The Conservatives can give the environment and animals a voice, says ZAC GOLDSMITH

LAST week it was reported, and widely circulated on social media, that Conservative MPs voted that animals do not have feelings.

By ZAC GOLDSMITH
PUBLISHED: 10:03, Sun, Nov 26, 2017 | UPDATED: 10:33, Sun, Nov 26, 2017

 

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It is a beautiful reflection on British people and their concern for animal welfare that the story grew to become the most talked about political issue this month.

But it was fake news.

Not a single MP in Parliament, from any party, in any corner of this country, believes that animals do not have feelings.

There is no argument about the principle.

Ministers said they would deliver the same result using a different route.

Anyone with an interest in politics and legislation will know that this is bog standard.

Governments agree in principle to an amendment but come forward with their own alternative.

The Environment Secretary, Michael Gove, issued a ministerial statement in which he made it crystal clear that the Government would be continuing its strong record of protecting the welfare of our animals and that sentience would be recognised in UK law after we leave the European Union.

Farmer spraying pesticidesGETTY

The Government is banning neonicotinoid pesticides that are wiping out bees and other pollinators

He said: “This Government’s policies on animal welfare are driven by our recognition that animals are indeed sentient beings and we are acting energetically to reduce the risk of harm to animals…

“This Government will ensure that any necessary changes required to UK law are made in a rigorous and comprehensive way to ensure animal sentience is recognised after we leave the EU.”

This statement could hardly be clearer.

But, frustratingly, it did little to stop the social media backlash.

Agitators continued to promote petitions calling on the Government to do exactly as Michael Gove had pledged to do.

A woman kissing her horseGETTY

Self-evidently animals have feelings and we have a duty to protect them, says Mr Goldsmith

But far from weakening animal welfare and environmental standards, the record of this government since the election has been extraordinary.

In just four months, Michael Gove has been responsible for a dazzling number of bold initiatives.

We have seen a continuous stream of good news for our environment.

As someone who has campaigned for years on these issues, I cannot think of any other environment minister who has achieved so much in such a short time.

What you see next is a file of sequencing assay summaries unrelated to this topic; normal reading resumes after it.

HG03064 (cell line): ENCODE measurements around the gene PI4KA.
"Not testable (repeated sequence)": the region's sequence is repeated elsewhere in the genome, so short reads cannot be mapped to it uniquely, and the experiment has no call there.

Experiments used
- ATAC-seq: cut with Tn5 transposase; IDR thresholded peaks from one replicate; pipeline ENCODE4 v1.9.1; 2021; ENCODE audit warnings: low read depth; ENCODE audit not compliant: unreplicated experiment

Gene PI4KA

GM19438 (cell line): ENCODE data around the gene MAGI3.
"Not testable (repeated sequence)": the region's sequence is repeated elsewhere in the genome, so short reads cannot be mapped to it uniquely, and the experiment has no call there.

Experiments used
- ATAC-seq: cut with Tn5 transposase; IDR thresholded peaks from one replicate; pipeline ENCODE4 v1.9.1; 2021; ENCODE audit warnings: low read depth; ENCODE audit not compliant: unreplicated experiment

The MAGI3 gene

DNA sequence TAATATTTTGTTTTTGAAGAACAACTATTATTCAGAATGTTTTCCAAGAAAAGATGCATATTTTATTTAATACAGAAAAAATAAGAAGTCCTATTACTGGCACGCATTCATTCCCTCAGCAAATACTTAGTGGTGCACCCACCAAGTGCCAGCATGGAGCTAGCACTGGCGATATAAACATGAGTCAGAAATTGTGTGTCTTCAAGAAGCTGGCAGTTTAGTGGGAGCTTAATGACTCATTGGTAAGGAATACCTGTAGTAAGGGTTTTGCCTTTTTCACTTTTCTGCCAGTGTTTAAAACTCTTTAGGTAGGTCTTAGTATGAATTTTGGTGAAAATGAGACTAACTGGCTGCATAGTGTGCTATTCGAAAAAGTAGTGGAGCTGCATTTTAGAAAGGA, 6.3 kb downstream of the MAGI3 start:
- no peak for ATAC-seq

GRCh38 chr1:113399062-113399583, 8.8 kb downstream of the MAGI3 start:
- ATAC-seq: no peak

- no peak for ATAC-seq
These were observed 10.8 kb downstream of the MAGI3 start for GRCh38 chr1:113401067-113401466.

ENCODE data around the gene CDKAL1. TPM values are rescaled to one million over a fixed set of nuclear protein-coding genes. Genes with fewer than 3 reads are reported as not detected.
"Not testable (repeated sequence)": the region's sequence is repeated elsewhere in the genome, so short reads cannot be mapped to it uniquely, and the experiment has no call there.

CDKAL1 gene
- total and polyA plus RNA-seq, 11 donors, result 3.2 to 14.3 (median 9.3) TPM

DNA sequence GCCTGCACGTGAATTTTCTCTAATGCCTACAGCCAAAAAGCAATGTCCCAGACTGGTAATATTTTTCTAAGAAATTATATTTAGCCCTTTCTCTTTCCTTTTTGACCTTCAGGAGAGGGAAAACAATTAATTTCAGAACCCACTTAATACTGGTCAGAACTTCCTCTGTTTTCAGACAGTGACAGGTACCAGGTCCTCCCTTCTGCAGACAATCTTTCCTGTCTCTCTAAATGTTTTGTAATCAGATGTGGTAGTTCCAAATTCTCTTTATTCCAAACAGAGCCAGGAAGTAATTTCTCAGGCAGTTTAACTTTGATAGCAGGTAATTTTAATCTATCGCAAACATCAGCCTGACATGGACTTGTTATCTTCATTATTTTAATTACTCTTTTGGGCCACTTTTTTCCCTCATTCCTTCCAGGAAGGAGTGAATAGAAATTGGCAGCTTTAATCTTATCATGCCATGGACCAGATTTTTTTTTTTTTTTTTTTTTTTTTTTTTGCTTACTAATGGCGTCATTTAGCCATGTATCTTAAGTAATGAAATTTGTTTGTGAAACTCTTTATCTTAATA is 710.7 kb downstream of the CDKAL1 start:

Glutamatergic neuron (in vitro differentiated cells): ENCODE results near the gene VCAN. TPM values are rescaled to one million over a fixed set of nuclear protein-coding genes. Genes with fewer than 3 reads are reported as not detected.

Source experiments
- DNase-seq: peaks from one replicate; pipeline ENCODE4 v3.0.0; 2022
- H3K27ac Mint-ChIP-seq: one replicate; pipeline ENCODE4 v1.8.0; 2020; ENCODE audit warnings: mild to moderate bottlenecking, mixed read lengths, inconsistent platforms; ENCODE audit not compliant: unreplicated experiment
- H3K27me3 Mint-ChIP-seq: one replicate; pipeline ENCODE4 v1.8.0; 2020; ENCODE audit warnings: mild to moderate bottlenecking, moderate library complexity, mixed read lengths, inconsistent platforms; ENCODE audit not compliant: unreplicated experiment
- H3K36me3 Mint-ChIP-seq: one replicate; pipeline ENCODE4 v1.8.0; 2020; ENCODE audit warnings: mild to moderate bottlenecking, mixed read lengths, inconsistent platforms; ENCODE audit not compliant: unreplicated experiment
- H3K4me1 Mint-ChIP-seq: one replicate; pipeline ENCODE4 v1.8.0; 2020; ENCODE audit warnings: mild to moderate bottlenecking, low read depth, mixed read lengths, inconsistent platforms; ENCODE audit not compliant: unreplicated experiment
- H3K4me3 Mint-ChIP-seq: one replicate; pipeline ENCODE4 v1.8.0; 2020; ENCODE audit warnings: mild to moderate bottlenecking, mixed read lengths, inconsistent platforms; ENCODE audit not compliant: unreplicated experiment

We have, for example, committed to putting CCTV in all abattoirs to make sure abuse is avoided and animal welfare standards are maintained.

Michael GoveGETTY

Michael Gove has been responsible for a dazzling number of initiatives related to the environment

We are increasing sentences for animal cruelty from six months to five years to put in place a real deterrent.

We are closing down the ivory trade in the UK to remove loopholes that allow new ivory to be sold as old, helping prop up an evil black market.

We are banning neonicotinoid pesticides that are wiping out our bees and other pollinators.

But it doesn’t stop there.

We are bringing in measures to tackle the plastic waste that is clogging up our oceans and we have already committed to banning microbeads; those tiny particles of plastic that are causing mayhem to marine life.

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The list goes on.

No one can doubt the symbolic importance of recognising that animals have sentience.

And no one does.

But equally we should not pretend that the principle has delivered much for the animals themselves.

Under the supposed protection of this very same protocol, you can keep farm animals in unspeakably cruel conditions without breaking a single EU law.

Plastic bottles on a British beachGETTY

The Government is bringing in measures to tackle the plastic waste that is clogging up the oceans

Bullfighting, fois gras, veal farming, migrating birds being massacred, donkey torture, fur farming and so on are all permitted.

It would be profoundly depressing if the EU principle were seen to be some kind of high benchmark, not least because UK standards are already far higher than those found in other EU countries.

And once we have left the EU, we can do so much more.

We have a real opportunity to give the environment and animals a voice.

And this Conservative Government will.